Belarus has been accused of orchestrating the arrival of thousands of migrants at the European Union border since this summer in retaliation for sanctions imposed by Europe. Morocco and Turkey have already deployed a similar strategy to serve their own interests.
Images that have emerged recently from a makeshift camp set up on the border between Poland and Belarus show the stark conditions in which some 3,000 people are living. There are hastily lit fires around tents that litter the ground, children wrapped in heavy coats, hungry and thirsty families. And there are armed soldiers firing shots to prevent the migrants from turning back.
Since this summer, thousands of migrants, mainly from the Middle East, have flocked to the border between the two countries. A more compact crowd headed to the area on Monday, November 8, hoping to cross into Poland, a member of the European Union (EU).
Europeans say the migrant movements are being driven by the regime of Belarusian dictator Alexander Lukashenko in retaliation for sanctions imposed last year by member states after a brutal crackdown on opposition figures in the country. Flights from Damascus, Syria, and Baghdad, Iraq, are said to be bringing the exiles to the capital Minsk and then on to the border with Poland.
At the United Nations on November 11, European Union members issued a joint statement condemning "the orchestrated instrumentalization of human beings" with the objective of "destabilizing neighboring countries and the European Union’s external border and diverting attention away from its own increasing human rights violations."
Immigration, the EU's achilles heel
This is not the first time the EU has had to deal with a migration crisis at its borders. Last May, Morocco allowed thousands of migrants to pass through the Spanish enclave of Ceuta to protest the hospitalization of the leader of the Polisario Front in Madrid. A year earlier, it was Turkey that opened the doors of Europe, via Greece, to migrants, hoping to push the EU and NATO to come to its aid in Syria.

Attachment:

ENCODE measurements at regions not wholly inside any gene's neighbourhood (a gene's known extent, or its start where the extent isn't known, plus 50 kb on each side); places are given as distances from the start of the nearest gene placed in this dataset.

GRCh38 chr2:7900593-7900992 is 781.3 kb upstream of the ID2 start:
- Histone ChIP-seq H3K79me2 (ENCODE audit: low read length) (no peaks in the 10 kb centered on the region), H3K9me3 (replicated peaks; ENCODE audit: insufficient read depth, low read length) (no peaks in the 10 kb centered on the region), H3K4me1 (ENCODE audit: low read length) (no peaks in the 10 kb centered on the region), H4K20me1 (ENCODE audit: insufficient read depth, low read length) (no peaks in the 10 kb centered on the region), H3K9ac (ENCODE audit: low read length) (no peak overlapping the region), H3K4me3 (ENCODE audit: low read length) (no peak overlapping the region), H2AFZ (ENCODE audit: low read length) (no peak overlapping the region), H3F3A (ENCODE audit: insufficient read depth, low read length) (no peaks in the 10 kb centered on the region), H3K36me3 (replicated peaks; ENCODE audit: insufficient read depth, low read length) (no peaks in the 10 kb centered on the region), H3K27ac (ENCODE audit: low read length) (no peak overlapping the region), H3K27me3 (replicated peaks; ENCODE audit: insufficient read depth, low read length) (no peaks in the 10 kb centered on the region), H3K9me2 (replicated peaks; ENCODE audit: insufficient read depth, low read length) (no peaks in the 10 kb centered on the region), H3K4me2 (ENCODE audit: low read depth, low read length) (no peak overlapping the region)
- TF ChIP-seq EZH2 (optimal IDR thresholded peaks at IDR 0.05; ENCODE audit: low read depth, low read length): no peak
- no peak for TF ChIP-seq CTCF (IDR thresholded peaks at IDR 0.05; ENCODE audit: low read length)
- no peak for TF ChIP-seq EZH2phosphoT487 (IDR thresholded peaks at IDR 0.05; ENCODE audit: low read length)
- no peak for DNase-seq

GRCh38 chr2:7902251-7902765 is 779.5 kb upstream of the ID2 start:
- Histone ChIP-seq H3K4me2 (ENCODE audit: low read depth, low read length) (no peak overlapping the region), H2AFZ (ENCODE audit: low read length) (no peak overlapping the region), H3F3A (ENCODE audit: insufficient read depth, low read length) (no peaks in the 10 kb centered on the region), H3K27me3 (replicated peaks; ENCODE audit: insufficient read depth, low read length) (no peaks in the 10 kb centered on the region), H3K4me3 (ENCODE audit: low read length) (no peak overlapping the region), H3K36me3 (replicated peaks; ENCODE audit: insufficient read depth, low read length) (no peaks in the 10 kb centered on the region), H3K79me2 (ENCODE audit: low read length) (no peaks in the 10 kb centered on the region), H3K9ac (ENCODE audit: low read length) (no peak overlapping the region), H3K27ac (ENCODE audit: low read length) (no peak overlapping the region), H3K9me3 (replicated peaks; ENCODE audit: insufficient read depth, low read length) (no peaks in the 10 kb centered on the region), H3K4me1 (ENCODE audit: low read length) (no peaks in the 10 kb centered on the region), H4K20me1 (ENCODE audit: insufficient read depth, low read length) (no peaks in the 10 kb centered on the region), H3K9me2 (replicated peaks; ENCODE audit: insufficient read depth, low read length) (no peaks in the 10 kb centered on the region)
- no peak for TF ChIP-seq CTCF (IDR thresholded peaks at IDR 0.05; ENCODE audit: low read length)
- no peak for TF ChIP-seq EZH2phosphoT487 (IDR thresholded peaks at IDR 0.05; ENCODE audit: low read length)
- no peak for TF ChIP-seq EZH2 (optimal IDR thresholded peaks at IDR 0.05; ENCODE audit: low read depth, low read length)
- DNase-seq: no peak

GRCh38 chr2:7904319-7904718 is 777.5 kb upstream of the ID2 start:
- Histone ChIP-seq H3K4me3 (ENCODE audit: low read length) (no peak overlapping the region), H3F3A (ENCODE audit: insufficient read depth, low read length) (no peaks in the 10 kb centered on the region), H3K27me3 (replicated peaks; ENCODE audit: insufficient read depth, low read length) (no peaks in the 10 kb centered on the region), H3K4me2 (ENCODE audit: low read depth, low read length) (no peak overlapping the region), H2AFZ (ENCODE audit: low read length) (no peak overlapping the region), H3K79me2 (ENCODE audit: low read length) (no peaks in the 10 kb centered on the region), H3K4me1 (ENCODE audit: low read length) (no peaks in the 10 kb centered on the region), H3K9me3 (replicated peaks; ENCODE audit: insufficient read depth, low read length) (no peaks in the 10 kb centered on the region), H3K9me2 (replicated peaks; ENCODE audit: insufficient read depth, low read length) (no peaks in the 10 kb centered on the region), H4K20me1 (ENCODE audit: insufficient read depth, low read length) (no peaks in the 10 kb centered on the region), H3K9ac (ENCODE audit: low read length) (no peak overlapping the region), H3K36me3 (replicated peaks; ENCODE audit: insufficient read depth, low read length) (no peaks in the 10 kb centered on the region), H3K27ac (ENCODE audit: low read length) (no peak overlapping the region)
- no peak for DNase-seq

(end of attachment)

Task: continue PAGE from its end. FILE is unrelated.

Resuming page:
But Belarus's actions go much further. "Until now, migrants were used as a bargaining chip with people already present on the territory of the states involved. Here, we have reached another dimension never seen before with flights chartered by Minsk to bring migrants from their country of origin straight to the EU borders," explains François Gemenne, a researcher in political science and a specialist in migration at the University of Liège, speaking with InfoMigrants.
Migrants are being used here as a lever by states hostile to Europe to serve their own interests in the same way as economic sanctions. "The issue of immigration is the EU's Achilles' heel, and other countries have understood this and are using it to weaken the continent. We are making ourselves vulnerable," says Gemenne.
'We give the States the stick to be beaten'
For years, the EU has not been able to agree on a common migration policy, with persistent differences that serve to weaken the continent as a whole.
The issue even divides member states. The countries of the Visegrad group -- Hungary, Poland, the Czech Republic and Slovakia -- systematically oppose the decisions taken by Brussels. Worse, they defy the EU by not respecting European laws. Budapest has been condemned several times by the Court of Justice of the European Union (CJEU) for its treatment of asylum seekers and its refusal to accept a system of distribution of migrants.
The countries in the front line -- Greece, Spain and Italy -- are relentless in their demand for the establishment of a solidarity mechanism to automatically share the reception of exiles arriving on their shores, but often find themselves alone in managing these flows of people.
Aware of its fragility, the EU has externalized its borders by making financial agreements with Turkey and Morocco to contain migrants on their soil. But "by doing so, we have given them the power", analyses Gemenne. "By subcontracting the problem, the EU has found itself indebted to regimes that do not hesitate to use it to blackmail us."
These bullying practices are likely to be repeated in the future. "The more the issue will cause widespread panic within the Union, the more hostile regimes will be tempted to use these methods to dominate us," says Gemenne.
This is an opinion shared by Matthieu Tardis, of the French Institute of International Relations (Ifri). "By not letting migrants in, Europeans fall into the trap that has been set," he says. "They are making the situation more dramatic than it needs to be even though they already have the means to welcome these people."